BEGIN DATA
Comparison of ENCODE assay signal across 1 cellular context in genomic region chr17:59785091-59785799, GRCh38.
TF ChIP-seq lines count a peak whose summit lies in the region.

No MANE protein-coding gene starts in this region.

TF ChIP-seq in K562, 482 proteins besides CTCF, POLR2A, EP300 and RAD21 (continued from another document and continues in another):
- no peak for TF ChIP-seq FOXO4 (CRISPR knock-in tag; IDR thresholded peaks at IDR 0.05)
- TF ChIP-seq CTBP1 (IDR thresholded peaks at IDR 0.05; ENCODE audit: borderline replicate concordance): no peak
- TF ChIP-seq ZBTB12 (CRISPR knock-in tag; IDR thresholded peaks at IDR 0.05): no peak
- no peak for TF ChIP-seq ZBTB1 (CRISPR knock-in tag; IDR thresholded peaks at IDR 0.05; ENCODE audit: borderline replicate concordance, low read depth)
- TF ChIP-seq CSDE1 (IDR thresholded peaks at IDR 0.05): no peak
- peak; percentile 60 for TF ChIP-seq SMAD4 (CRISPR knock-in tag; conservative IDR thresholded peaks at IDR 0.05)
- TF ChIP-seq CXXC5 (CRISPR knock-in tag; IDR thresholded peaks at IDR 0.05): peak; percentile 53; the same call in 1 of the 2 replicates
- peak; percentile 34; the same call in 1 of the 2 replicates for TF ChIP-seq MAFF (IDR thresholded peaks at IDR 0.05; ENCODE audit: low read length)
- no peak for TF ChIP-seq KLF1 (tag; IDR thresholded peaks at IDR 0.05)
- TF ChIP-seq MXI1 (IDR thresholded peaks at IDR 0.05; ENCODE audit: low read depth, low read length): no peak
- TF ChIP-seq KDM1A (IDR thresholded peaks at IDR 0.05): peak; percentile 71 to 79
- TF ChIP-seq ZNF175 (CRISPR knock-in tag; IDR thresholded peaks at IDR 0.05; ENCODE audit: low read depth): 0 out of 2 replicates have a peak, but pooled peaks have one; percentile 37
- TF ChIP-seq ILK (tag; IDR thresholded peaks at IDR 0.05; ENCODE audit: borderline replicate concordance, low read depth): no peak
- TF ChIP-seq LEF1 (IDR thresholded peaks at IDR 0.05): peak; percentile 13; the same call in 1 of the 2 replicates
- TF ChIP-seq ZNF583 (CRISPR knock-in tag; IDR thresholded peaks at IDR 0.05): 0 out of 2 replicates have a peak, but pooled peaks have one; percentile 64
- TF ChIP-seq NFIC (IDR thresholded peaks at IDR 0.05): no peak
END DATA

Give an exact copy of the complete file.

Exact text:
Comparison of ENCODE assay signal across 1 cellular context in genomic region chr17:59785091-59785799, GRCh38.
TF ChIP-seq lines count a peak whose summit lies in the region.

No MANE protein-coding gene starts in this region.

TF ChIP-seq in K562, 482 proteins besides CTCF, POLR2A, EP300 and RAD21 (continued from another document and continues in another):
- no peak for TF ChIP-seq FOXO4 (CRISPR knock-in tag; IDR thresholded peaks at IDR 0.05)
- TF ChIP-seq CTBP1 (IDR thresholded peaks at IDR 0.05; ENCODE audit: borderline replicate concordance): no peak
- TF ChIP-seq ZBTB12 (CRISPR knock-in tag; IDR thresholded peaks at IDR 0.05): no peak
- no peak for TF ChIP-seq ZBTB1 (CRISPR knock-in tag; IDR thresholded peaks at IDR 0.05; ENCODE audit: borderline replicate concordance, low read depth)
- TF ChIP-seq CSDE1 (IDR thresholded peaks at IDR 0.05): no peak
- peak; percentile 60 for TF ChIP-seq SMAD4 (CRISPR knock-in tag; conservative IDR thresholded peaks at IDR 0.05)
- TF ChIP-seq CXXC5 (CRISPR knock-in tag; IDR thresholded peaks at IDR 0.05): peak; percentile 53; the same call in 1 of the 2 replicates
- peak; percentile 34; the same call in 1 of the 2 replicates for TF ChIP-seq MAFF (IDR thresholded peaks at IDR 0.05; ENCODE audit: low read length)
- no peak for TF ChIP-seq KLF1 (tag; IDR thresholded peaks at IDR 0.05)
- TF ChIP-seq MXI1 (IDR thresholded peaks at IDR 0.05; ENCODE audit: low read depth, low read length): no peak
- TF ChIP-seq KDM1A (IDR thresholded peaks at IDR 0.05): peak; percentile 71 to 79
- TF ChIP-seq ZNF175 (CRISPR knock-in tag; IDR thresholded peaks at IDR 0.05; ENCODE audit: low read depth): 0 out of 2 replicates have a peak, but pooled peaks have one; percentile 37
- TF ChIP-seq ILK (tag; IDR thresholded peaks at IDR 0.05; ENCODE audit: borderline replicate concordance, low read depth): no peak
- TF ChIP-seq LEF1 (IDR thresholded peaks at IDR 0.05): peak; percentile 13; the same call in 1 of the 2 replicates
- TF ChIP-seq ZNF583 (CRISPR knock-in tag; IDR thresholded peaks at IDR 0.05): 0 out of 2 replicates have a peak, but pooled peaks have one; percentile 64
- TF ChIP-seq NFIC (IDR thresholded peaks at IDR 0.05): no peak